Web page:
Michael Bender, ZMWG International Coordinator, T: +1 802 917 8222,   This e-mail address is being protected from spambots. You need JavaScript enabled to view it "> This e-mail address is being protected from spambots. You need JavaScript enabled to view it " data-mce-href="mailto: This e-mail address is being protected from spambots. You need JavaScript enabled to view it "> This e-mail address is being protected from spambots. You need JavaScript enabled to view it

Notes to the editors:

Mercury is a global pollutant that travels long distances. Its most toxic form – methylmercury - accumulates in large predatory fish and is taken up in our bodies through eating fish, with the worst impacts on babies in utero and small children. 

*The Zero Mercury Working Group (ZMWG) is an international coalition of over 95 public interest environmental and health non-governmental organizations from more than 50 countries from around the world formed in 2005 by the European Environmental Bureau and the Mercury Policy Project.  ZMWG strives for zero supply, demand, and emissions of mercury from all anthropogenic sources, with the goal of reducing mercury in the global environment to a minimum.  Our mission is to advocate and support the adoption and implementation of a legally binding instrument which contains mandatory obligations to eliminate where feasible, and otherwise minimize, the global supply and trade of mercury, the global demand for mercury, anthropogenic releases of mercury to the environment, and human and wildlife exposure to mercury.

The European Environmental Bureau (EEB) is Europe's largest network of environmental citizens’ organisations, standing for environmental justice, sustainable development and participatory democracy. Our experts work on climate change, biodiversity, circular economy, air, water, soil, chemical pollution, as well as policies on industry, energy, agriculture, product design and waste prevention. We are also active on overarching issues as sustainable development, good governance, participatory democracy and the rule of law in Europe and beyond.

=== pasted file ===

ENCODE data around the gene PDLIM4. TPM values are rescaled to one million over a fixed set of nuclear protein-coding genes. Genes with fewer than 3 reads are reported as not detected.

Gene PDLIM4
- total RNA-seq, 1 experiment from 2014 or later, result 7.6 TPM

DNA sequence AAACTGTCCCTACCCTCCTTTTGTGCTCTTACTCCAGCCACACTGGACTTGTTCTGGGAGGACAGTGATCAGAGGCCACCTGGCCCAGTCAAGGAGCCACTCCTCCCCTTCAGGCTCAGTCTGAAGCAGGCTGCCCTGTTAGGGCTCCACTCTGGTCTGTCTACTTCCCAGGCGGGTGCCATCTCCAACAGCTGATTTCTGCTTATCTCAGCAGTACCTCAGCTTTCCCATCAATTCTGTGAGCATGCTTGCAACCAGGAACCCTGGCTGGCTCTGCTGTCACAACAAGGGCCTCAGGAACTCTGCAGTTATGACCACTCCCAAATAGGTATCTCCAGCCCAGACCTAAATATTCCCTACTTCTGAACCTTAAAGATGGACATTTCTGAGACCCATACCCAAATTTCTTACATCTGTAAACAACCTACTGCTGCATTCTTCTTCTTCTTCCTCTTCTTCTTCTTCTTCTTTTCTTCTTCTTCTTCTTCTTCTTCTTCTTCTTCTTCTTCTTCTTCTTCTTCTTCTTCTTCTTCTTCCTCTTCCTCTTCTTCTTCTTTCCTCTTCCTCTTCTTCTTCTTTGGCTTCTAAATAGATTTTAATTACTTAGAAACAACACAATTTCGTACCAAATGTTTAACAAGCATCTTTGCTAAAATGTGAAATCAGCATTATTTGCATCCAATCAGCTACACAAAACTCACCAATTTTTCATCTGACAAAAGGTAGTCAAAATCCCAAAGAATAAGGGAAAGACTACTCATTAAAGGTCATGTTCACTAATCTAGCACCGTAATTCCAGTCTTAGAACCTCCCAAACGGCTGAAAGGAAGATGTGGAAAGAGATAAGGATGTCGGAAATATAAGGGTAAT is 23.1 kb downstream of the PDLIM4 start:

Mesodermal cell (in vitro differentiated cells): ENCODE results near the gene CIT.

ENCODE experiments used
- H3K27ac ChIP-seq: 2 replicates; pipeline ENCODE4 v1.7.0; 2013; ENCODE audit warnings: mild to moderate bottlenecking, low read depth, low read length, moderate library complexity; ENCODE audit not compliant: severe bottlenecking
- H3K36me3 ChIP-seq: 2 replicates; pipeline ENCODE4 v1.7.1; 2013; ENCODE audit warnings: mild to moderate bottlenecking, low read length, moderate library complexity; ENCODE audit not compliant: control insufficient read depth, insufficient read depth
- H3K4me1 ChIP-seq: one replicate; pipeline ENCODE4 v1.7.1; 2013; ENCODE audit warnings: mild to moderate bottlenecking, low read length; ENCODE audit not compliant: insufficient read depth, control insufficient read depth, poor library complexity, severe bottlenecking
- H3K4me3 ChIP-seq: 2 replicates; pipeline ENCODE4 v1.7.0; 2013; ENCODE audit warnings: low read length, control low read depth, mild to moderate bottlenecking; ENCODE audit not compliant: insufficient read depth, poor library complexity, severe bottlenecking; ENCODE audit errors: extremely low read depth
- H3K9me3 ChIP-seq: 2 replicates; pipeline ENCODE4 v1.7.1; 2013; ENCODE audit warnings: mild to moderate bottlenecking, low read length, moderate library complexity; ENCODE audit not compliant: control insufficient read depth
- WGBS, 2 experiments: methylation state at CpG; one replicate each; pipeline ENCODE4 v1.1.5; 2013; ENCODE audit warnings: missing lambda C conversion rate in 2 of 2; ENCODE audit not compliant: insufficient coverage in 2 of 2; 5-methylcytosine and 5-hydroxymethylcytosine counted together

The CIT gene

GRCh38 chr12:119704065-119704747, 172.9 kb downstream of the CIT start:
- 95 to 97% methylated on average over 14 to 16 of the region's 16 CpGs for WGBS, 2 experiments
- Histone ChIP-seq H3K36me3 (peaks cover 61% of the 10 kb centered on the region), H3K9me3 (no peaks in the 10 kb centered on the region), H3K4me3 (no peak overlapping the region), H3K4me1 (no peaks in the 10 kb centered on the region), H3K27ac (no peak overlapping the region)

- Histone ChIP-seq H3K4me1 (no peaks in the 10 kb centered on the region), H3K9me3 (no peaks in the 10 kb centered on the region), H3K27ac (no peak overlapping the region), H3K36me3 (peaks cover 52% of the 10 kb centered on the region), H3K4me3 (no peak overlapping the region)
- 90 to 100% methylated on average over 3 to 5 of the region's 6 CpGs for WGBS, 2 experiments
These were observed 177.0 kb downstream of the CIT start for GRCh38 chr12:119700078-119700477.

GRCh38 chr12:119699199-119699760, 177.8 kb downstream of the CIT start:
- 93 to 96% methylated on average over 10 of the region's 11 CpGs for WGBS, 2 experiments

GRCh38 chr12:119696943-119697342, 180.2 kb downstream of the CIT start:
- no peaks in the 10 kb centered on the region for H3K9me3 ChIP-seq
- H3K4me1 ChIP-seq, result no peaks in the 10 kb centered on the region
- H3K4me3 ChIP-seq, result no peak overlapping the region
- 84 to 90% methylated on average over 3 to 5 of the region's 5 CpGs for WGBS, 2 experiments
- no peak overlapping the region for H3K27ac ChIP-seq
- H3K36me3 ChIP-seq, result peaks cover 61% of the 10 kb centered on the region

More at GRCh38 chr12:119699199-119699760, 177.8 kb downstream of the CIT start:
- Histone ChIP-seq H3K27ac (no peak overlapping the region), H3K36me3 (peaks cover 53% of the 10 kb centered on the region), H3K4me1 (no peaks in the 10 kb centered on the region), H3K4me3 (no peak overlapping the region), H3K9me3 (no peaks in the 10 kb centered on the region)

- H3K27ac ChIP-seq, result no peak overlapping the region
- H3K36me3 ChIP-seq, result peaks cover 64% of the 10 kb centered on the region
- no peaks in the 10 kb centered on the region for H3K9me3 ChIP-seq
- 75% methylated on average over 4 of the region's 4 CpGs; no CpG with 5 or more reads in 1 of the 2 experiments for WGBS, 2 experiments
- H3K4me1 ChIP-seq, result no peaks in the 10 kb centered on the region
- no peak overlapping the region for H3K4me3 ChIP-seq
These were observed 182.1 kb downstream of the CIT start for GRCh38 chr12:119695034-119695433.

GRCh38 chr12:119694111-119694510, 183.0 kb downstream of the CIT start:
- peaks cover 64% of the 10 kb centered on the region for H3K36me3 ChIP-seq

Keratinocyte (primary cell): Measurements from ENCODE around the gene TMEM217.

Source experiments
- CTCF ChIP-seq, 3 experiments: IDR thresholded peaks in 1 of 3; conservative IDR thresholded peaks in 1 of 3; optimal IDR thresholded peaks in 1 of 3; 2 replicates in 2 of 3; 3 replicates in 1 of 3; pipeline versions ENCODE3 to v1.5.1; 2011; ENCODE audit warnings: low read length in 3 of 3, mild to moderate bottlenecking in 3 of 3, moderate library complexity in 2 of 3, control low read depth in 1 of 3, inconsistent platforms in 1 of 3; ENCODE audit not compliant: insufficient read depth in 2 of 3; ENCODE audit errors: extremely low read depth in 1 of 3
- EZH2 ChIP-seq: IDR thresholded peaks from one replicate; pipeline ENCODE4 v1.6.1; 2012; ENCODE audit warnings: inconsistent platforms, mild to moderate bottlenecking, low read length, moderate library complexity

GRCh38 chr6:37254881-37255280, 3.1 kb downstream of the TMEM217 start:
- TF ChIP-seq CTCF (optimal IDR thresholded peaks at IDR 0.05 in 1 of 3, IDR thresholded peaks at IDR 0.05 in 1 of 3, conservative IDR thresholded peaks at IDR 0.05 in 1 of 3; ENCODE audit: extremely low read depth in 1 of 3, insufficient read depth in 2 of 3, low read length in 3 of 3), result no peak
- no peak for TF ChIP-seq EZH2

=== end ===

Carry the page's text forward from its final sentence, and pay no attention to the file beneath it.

We have over 140 members in over 30 countries.

EC register for interest representatives: Identification number 06798511314-27
International non-profit association - Association internationale sans but lucratif (AISBL)

 
Home Press Releases CLOCK TICKING: TIME RUNNING OUT TO ADDRESS THE GLOBAL MERCURY CRISIS
CLOCK TICKING: TIME RUNNING OUT TO ADDRESS THE GLOBAL MERCURY CRISIS PDF Print
Monday, 02 July 2012 23:41

 

PRESS RELEASE

 

 CLOCK TICKING: TIME RUNNING OUT TO ADDRESS THE GLOBAL MERCURY CRISIS

 

[2nd July 2012]; Punta del Este, Uruguay -- Governments meeting at the 4th of only 5 negotiations are running out of time to meaningfully address key issues before finalizing a legally binding treaty on mercury, say NGOs.   Most major policy issues remain unresolved and the Zero Mercury Working Group, a global coalition of NGOs, expressed concern over the lack of progress at such a late stage.

 

“There has been no substantial progress with respect to the biggest sources of mercury pollution, emissions to air, nor in reconciling the different positions of governments,” said. Michael Bender, ZMWG co-coordinator “This issue is critical to diffuse the ticking mercury time bomb.”